My allergies had been acting up during the day and I was dead tired by 7:30.  Finally I fell asleep around 9 with a very early alarm ready to wake me.

No, I am not going to include a picture of myself in bed, geeze.

Richmond 8 K

So it was up at 4:50.   Straight away I made my pre-race peanut butter sandwich (PB for a PB?).  Then I did some foam rolling, light stretching, and brushing my teeth since I am actually on an occasion an optimist (spoiler alert: I needn’t have bothered). Since it was going to be cold for the start (and for at least the first half of the marathon) I was wearing my beanie, arm warmers and gloves.  I was not wearing tights since my monster knee brace has difficulty staying in place with tights.  So at 6:15 it was off to the start of the race.  Bag check was a breeze since none of the marathoners were there yet.  I did some dynamic stretching, a few strides, and less dynamic porta potty activities.  It was cold enough that the person in the one next to one I was using declared “It’s warmer in here, I am not coming out until the race starts”.  That should give you an idea of what kind of day it was when camping out in a porta potty sounds like a good idea.

You know there really isn't a caption that sufficiently  describes this.  I do like the umbrellas behind them #classy

You know there really isn’t a caption that sufficiently describes this. I do like the umbrellas behind them #classy If I was really crass I would make a joke about the name of the company on the door.

I was in the first start wave (10 minutes average and under).  I lined up in my corral about 5 minutes before the start.  Gulped down a couple of gels and took a sip from my hydration pack (and yes I was the only person I saw in 8K with a hydration pack).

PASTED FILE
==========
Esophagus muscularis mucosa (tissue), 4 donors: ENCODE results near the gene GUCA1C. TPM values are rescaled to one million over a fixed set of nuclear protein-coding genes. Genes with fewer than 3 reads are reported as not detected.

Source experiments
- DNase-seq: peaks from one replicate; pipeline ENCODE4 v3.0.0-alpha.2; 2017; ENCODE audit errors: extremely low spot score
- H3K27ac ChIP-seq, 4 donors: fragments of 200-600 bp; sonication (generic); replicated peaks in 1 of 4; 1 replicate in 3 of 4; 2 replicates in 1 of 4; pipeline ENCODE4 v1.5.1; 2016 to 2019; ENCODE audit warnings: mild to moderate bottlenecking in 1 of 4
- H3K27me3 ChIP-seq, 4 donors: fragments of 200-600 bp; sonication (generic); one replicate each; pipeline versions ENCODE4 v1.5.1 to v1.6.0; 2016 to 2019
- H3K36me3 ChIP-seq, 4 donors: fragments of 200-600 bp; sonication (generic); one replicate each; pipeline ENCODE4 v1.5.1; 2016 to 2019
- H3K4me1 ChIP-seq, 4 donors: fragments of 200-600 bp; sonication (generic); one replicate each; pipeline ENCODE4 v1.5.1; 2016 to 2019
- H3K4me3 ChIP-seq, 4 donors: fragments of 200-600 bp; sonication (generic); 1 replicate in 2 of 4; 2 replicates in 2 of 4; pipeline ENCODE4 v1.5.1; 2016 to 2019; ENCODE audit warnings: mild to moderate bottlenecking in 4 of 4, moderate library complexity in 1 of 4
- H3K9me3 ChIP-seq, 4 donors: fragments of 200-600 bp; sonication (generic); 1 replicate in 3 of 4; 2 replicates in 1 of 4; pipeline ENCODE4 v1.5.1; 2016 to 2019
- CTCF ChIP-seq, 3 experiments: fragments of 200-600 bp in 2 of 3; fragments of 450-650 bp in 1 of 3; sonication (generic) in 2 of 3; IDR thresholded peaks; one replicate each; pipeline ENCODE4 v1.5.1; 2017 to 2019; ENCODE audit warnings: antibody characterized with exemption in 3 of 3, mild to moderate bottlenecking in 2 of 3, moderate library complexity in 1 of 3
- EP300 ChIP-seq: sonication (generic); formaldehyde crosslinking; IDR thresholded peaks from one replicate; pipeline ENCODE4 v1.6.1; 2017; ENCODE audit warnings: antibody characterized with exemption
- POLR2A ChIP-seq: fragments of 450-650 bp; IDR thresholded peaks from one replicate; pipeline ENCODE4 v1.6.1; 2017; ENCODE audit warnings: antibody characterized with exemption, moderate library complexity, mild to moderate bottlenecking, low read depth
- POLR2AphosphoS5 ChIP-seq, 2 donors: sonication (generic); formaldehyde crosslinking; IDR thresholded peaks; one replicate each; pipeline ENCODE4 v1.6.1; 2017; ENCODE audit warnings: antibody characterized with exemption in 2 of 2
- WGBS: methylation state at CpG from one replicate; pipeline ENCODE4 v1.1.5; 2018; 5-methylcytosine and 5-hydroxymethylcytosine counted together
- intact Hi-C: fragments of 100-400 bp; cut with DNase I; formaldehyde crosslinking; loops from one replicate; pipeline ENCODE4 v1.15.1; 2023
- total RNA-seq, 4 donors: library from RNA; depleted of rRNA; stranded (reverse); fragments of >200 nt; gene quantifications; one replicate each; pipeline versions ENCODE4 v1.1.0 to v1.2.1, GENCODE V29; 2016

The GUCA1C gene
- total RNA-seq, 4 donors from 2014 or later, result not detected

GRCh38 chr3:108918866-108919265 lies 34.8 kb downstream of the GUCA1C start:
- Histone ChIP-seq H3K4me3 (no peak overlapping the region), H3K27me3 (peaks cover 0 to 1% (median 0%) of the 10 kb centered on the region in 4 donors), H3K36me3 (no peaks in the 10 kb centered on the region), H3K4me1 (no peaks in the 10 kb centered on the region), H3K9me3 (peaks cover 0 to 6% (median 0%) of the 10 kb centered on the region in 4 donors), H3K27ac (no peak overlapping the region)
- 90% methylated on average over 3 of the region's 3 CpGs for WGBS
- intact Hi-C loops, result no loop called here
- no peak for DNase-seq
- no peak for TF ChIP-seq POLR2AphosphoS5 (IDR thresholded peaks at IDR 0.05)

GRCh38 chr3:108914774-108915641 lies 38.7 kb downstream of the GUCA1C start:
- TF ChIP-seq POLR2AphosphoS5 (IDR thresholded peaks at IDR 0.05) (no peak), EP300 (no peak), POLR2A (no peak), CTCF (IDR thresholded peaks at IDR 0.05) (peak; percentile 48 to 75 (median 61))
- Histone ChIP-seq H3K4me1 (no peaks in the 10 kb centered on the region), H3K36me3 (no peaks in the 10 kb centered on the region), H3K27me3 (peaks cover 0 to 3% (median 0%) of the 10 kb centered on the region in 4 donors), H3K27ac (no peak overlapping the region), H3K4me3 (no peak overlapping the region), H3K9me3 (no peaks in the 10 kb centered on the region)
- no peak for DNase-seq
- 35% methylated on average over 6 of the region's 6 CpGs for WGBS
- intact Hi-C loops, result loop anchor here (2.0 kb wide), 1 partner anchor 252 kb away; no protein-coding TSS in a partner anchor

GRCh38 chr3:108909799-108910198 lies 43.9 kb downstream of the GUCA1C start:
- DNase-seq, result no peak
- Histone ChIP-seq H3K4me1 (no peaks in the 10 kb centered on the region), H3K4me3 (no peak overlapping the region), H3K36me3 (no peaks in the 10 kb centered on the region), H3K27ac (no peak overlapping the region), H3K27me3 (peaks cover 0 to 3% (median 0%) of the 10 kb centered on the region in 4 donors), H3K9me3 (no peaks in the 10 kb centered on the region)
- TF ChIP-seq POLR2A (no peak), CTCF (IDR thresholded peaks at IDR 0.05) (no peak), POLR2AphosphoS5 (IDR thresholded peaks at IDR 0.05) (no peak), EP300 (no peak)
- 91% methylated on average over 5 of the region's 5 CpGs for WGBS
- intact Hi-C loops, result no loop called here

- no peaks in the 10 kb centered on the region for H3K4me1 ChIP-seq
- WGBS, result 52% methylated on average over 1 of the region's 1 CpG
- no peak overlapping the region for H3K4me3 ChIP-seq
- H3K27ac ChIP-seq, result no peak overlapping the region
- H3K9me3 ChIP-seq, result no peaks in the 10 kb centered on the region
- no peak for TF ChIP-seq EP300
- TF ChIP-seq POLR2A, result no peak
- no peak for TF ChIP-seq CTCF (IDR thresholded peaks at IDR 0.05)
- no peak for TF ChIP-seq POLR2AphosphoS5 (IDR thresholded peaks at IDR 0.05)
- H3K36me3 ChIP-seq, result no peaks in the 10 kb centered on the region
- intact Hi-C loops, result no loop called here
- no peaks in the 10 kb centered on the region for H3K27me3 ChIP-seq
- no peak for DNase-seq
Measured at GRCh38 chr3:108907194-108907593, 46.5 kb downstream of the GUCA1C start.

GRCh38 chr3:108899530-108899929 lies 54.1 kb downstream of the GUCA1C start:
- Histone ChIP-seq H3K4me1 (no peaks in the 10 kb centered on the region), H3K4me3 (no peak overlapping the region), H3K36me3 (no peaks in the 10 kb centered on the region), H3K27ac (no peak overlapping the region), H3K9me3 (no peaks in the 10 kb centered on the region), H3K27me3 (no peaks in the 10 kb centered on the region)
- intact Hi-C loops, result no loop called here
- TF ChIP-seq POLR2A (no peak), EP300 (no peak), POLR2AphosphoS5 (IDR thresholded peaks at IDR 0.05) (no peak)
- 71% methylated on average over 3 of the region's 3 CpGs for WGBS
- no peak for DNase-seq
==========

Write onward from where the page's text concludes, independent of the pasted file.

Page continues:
The course goes two miles away from downtown and then comes back three miles (with the last part being VERY downhill).   I wanted to go out at slightly under my half marathon pace and hit the first mile around  that (9:02).  My legs were finally warming up and the next mile came in at 8:55.  Then I started to get ahead of myself and felt good as I increased the turnover in my legs.  We made the turn going back toward downtown and I got somewhat caught up in the race instead of doing it as a run.  The street we were on had bricks instead of pavement and the sun was straight in our eyes (or at least my eyes).  This made it hard to tell exactly where I was stepping or to check the Garmin to see what my pace was.  Mile 3 was 8:49 and then mile 4 was 8:39.  This was going in the wrong direction.  Then was the big drop into the finish.  I didn’t want to bomb the decent and tear my quads up for later but that being said I probably took it a bit fast.  Finished in 43:45.  Leave it to me to do negative splits the one time I shouldn’t be doing them.  Later, my Garmin would tell me I ran my fastest 5K of the year.  I placed in the top 20% overall.  So I set my 5K PR for the year at the start of a 50+K (Spoiler alert: Bad idea).